A moral dilemma entails a choice between two highly conflicting values, where the decision made may result in guilt and remorse. As responders we are able to assess our own values in regards to the character’s actions. These characteristics are present in the texts Montana 1948 by Larry Watson 1993, The Returning by Daniel De Paola 1964 and Clint Eastwood’s Million Dollar Baby 2004. I personally have been influenced to assess my own values towards family ties, justice and the balance between right and wrong.
When faced with a moral dilemma, avoidance and denial often result in greater consequences. In Montana 1948 the sheriff Wes has conflicting values of family loyalty and justice leading to an immense moral dilemma whether to convict his own brother even though this may have an adverse effect on familial ties. Wes instead resorts to denial of the situation.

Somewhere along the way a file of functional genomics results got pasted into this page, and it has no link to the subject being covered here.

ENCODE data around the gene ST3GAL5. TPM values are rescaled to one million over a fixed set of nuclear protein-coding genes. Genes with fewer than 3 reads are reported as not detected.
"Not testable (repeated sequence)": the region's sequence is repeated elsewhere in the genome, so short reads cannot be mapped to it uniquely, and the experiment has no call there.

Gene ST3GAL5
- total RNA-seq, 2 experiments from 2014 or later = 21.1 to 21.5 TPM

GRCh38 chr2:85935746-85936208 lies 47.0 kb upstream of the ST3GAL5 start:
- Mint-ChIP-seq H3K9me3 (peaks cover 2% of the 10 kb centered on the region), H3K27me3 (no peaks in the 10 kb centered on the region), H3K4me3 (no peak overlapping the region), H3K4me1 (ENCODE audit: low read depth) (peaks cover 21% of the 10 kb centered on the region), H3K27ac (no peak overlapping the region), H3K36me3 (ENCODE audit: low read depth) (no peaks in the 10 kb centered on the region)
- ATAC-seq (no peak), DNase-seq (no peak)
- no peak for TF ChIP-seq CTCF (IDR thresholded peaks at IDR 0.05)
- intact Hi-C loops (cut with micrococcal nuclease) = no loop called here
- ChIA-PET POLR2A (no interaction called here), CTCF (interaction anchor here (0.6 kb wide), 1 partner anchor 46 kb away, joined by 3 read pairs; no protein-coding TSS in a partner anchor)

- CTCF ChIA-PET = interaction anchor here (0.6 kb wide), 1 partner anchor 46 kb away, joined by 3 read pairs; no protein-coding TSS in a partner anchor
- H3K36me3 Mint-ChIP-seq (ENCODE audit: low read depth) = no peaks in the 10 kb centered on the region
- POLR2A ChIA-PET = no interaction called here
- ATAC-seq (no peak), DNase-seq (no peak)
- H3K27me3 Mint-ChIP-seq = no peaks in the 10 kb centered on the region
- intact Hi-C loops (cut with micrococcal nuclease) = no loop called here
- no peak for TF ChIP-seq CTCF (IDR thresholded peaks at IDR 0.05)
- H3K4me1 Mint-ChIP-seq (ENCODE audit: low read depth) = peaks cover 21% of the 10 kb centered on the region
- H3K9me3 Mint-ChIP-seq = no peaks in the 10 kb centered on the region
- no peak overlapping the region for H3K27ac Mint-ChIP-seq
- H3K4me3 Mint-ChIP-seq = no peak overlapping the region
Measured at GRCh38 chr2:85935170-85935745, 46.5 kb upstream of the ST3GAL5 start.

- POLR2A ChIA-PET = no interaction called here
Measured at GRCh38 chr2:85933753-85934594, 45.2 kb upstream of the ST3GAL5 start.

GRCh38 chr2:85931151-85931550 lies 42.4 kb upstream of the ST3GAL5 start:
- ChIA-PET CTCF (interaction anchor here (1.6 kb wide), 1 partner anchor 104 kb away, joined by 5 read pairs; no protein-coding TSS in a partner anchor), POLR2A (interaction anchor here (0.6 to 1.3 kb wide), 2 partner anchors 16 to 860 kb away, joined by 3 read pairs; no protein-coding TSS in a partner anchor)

This denial is highlighted shortly after Franks exploitation of Indian women was brought to light by Gail. Wes attempts to refuse Marie’s accusations. “For gods sake, you know how she (Marie) likes to make up stories.” Despite knowing his brothers capability to commit such actions his aggressive tone shows his resistance to Gail’s argument, instinctively protecting his value of family over the law and also his loyalty to Marie. After coming to terms with the facts of Franks perversity Wes attempts to solve the problem, although half heartedly, by confronting Frank. “I think the problems been taken care of. Frank said he’ll cut it out,” In this context the colloquial language ‘cut it out’, referring to the molestation and raping of women, undermining the situation, reducing its severity and allowing Wes to not only justify his own avoidance but to pacify Gail. The relevant consequence to his lack of action is Frank’s murder of Marie the following day, in an attempt to dispose of evidence against him, a much graver fate than if Wes had convicted Frank initially.
Denial of a moral dilemma is also...
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